The Sheriff and his two deputies raced out toward the trailing clouds of gray smoke, silence wedged between them. They dismounted and patrolled the grounds, even though their instincts told them that the men responsible were long gone.

James Hickok and Teaspoon Hunter rode into town just scant minutes after the sheriff left. They made their way toward the jail, only to be hailed by an old man standing at the edge of the walk.

Pointing his cane toward the west he intoned the news. "They'd be out there.. looks like the Marcus place went up in flames last night."

Teaspoon shifted in his saddle, the news unsettling, even though it re: strangers. "Doesn't sound like the sheriff expected this."

The elderly man shook his head, "No.. no one would, the Marcus family is pretty quiet. Man, wife.. two young boys. Don't know much else."

Teaspoon tipped his hat and turned his mount only to find Jimmy already leading his horse toward the west. "You seem pretty sure that we'll be heading out there Jimmy."

Jimmy looked back over his shoulder, "We're goin' ain't we?" Teaspoon nodded, "You know me too well son, much too well."

Tom Haskell slipped his hands under Mrs. Marcus' shoulders and braced his legs to lift, "Kill .... me..."

His face froze in horror, "Sh-sh---sheriff Harmon?"

The sheriff turned toward his deputy, "What is it Tom?"


Tom nodded toward the woman laid out on the floor, "Did you hear that?"

The sheriff was at his side in a moment, "Mrs. Marcus...? Mrs. Marcus, can you hear me?"

Her eyes searched about, every movement excruciating. "The boy..."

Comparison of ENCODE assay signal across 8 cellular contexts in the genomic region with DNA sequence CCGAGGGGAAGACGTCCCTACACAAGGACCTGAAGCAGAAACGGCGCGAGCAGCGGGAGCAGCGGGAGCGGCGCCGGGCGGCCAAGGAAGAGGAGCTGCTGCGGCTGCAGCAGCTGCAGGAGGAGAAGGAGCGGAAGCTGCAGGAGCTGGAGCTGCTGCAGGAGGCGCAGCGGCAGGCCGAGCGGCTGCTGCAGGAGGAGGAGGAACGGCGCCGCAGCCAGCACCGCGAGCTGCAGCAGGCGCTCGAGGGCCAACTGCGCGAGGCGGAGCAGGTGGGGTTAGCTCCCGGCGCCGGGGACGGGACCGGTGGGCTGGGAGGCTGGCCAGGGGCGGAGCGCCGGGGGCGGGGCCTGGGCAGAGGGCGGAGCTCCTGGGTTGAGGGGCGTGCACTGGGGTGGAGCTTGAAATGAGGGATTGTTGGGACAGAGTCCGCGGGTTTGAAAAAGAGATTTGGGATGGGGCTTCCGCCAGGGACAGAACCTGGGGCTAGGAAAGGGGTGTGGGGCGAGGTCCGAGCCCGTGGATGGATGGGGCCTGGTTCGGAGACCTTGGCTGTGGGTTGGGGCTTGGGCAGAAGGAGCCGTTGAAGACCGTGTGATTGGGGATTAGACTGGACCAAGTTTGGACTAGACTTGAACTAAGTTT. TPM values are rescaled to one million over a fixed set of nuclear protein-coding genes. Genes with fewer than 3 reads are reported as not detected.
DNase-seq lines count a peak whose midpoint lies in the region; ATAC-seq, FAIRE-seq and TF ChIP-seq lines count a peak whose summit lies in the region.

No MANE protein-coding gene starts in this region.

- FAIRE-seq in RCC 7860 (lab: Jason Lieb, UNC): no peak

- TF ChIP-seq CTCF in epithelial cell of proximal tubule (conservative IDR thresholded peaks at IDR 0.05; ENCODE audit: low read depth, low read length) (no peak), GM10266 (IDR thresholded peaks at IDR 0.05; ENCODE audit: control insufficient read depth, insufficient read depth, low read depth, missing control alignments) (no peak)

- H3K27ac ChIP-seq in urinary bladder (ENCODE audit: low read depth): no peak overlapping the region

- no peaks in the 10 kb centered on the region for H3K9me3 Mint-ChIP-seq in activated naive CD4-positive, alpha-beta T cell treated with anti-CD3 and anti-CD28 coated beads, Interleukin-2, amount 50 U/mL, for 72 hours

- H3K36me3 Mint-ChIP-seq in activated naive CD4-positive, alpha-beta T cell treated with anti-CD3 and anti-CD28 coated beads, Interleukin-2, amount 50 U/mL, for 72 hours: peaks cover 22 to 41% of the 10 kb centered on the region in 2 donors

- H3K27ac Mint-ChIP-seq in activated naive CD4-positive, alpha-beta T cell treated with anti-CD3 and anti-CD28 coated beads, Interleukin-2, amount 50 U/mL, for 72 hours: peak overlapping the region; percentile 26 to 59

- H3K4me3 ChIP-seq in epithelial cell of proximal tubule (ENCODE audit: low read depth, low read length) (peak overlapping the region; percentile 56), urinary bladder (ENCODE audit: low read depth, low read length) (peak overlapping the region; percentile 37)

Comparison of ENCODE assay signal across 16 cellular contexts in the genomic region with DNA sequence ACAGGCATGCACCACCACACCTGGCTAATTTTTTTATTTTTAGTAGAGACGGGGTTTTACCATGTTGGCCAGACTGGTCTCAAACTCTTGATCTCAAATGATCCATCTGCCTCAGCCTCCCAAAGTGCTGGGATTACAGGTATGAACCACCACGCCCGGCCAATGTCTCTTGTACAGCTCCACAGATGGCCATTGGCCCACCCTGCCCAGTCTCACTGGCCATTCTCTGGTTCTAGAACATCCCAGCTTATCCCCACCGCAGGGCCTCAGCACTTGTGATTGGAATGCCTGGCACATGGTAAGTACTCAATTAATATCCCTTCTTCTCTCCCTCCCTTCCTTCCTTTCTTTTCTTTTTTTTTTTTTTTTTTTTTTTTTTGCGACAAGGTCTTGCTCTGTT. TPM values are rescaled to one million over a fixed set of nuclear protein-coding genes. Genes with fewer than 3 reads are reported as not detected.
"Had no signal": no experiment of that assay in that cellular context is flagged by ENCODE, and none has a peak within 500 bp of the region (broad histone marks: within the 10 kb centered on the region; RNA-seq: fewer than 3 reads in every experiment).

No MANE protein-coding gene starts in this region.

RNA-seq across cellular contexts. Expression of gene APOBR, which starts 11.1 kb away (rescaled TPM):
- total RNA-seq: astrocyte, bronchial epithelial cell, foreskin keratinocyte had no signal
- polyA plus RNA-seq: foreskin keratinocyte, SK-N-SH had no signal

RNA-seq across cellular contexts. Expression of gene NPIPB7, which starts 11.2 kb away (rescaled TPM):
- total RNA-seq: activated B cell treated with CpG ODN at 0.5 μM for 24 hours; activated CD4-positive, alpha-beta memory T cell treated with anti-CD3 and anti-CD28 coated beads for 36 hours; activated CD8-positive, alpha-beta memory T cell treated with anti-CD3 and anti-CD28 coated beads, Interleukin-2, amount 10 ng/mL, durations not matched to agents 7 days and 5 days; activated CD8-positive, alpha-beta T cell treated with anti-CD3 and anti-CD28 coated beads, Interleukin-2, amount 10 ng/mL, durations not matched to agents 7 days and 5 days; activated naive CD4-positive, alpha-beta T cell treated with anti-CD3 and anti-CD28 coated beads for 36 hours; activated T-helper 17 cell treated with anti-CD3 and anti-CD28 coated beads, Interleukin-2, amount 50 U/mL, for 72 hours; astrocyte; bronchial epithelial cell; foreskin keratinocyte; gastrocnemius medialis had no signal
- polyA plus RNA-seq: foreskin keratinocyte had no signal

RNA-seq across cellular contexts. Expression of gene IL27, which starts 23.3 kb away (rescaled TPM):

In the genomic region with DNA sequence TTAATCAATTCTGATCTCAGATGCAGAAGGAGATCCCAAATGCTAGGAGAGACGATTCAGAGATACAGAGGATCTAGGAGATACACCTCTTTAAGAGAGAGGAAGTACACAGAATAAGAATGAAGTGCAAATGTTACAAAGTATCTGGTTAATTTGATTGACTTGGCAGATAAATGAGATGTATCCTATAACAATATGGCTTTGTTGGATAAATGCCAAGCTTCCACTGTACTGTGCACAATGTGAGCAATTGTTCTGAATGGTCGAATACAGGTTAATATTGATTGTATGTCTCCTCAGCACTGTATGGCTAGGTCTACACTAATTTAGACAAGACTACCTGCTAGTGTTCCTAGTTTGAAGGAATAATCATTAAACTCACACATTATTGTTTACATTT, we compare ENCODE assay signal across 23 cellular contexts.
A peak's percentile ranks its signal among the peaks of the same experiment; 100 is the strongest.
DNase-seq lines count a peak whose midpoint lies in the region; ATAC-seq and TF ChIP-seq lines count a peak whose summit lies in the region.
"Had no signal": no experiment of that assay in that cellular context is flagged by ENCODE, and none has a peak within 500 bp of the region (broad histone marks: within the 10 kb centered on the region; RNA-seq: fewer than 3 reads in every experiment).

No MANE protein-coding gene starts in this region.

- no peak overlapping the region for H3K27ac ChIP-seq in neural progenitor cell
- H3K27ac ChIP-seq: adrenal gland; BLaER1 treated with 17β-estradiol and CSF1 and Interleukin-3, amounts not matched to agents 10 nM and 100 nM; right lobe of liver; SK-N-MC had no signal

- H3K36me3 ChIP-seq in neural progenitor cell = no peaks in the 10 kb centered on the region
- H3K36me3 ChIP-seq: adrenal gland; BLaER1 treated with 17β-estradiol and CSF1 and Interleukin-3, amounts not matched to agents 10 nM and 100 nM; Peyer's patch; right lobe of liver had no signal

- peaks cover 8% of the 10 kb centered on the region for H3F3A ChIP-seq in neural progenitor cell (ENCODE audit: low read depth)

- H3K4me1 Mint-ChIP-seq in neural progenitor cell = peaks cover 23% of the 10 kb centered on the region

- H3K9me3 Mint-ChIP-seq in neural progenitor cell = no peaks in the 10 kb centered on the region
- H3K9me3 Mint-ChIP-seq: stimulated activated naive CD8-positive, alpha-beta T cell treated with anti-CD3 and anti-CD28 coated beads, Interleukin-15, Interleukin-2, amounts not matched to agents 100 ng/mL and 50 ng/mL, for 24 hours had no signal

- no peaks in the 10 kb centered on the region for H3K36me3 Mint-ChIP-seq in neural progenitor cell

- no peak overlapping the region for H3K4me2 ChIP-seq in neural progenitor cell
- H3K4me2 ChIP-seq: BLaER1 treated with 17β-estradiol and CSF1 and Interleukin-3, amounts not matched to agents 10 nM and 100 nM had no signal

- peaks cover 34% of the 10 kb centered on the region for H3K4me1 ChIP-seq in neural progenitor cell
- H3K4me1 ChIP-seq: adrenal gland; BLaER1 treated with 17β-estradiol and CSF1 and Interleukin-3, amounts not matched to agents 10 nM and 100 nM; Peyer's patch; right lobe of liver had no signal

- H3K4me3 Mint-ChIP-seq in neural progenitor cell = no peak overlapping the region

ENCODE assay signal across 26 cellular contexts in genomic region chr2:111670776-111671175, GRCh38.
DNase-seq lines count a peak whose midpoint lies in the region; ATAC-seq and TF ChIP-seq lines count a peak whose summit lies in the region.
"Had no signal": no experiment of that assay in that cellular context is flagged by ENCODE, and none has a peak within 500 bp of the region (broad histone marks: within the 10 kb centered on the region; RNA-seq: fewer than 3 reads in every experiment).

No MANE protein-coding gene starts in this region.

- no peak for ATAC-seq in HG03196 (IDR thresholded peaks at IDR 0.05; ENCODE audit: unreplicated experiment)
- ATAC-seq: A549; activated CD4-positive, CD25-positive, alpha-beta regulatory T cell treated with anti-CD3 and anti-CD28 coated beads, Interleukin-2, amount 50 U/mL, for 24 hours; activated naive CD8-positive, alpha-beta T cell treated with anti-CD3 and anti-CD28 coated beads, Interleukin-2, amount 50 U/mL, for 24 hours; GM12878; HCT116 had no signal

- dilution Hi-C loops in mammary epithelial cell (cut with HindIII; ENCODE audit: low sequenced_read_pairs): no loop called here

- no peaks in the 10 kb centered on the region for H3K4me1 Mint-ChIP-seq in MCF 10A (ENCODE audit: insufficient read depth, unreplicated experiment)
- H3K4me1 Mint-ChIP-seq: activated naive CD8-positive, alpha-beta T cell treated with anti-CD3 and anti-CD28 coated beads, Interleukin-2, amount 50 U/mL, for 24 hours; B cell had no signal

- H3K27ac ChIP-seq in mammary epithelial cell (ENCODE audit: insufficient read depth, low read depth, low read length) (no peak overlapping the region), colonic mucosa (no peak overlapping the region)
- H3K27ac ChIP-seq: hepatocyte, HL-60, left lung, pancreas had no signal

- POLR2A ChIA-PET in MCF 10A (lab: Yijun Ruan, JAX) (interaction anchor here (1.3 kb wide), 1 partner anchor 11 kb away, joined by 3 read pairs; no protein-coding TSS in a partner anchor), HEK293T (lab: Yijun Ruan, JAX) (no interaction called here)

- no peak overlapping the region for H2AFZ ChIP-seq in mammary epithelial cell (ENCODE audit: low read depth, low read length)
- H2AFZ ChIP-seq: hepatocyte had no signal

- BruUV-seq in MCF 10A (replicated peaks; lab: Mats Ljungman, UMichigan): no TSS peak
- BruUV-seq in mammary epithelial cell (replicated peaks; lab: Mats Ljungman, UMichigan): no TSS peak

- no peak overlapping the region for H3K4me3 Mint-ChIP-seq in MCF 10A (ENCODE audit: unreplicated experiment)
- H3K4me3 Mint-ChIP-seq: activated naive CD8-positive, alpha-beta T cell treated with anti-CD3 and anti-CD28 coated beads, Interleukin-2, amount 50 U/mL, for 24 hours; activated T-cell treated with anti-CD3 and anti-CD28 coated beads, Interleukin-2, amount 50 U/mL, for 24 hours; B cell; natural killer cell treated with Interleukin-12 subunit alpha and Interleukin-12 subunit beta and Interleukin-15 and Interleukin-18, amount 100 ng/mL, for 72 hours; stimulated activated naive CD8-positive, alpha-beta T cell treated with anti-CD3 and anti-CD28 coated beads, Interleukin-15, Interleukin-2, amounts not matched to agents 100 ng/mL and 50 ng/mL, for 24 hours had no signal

Sheriff Harmon wiped at his face with a kerchief, "Looks like that's the whole family."


The lawmen reached for their weapons before seein' the glint off of the silver stars pinned on their shirts.

Teaspoon reined in a few feet away, tipping his hat as he did, "We were ridin' through, thought we'd come out and help."

"Mighty obliged, Marshal ----"

"Hunter, Teaspoon Hunter, I'm the Marshal over in Sweetwater," as Teaspoon dismounted the sheriff nodded recognition, "and this here's my deputy James Butler-"

"Well Mr. Hickok, Marshal Hunter, glad you stopped in.. but right now all we need," he turned away and set a wooden handle into Teaspoon's hands, "is help diggin' the holes."

Jimmy walked past Teaspoon and the sheriff, over to the shaded side of the house where all the bodies had been laid out. Covered by handmade quilts, they where laid out side by side, father, the two boys, and their mother. Deputy Haskell was just about to cover over her face when Jimmy's hand stopped him. "What happened?"

Tom huffed out a breath, tryin' to still the tears that threatened his composure. "All killed, sometime last night."

"This the mother?"

"Yeah.. when we found them this morning.." his voice broke and Jimmy's heart froze, "she was still alive."

One of the smoldering timbers of the barn cracked and half the structure fell into a heap.

"Alive? How-"

"Dunno.. I mean, carved up the way she was... we all thought she was dead."


"She tried to tell us what happened... but the only thing we could understand was," He pointed over to the cottonwood tree, "the boy .. the boy.. she kept repeating it over and over, until she died."

Jimmy looked at the boy, he couldn't be more than fourteen years old. His head hung forward even though he was bound to the tree, "You're sayin' the boy did it?"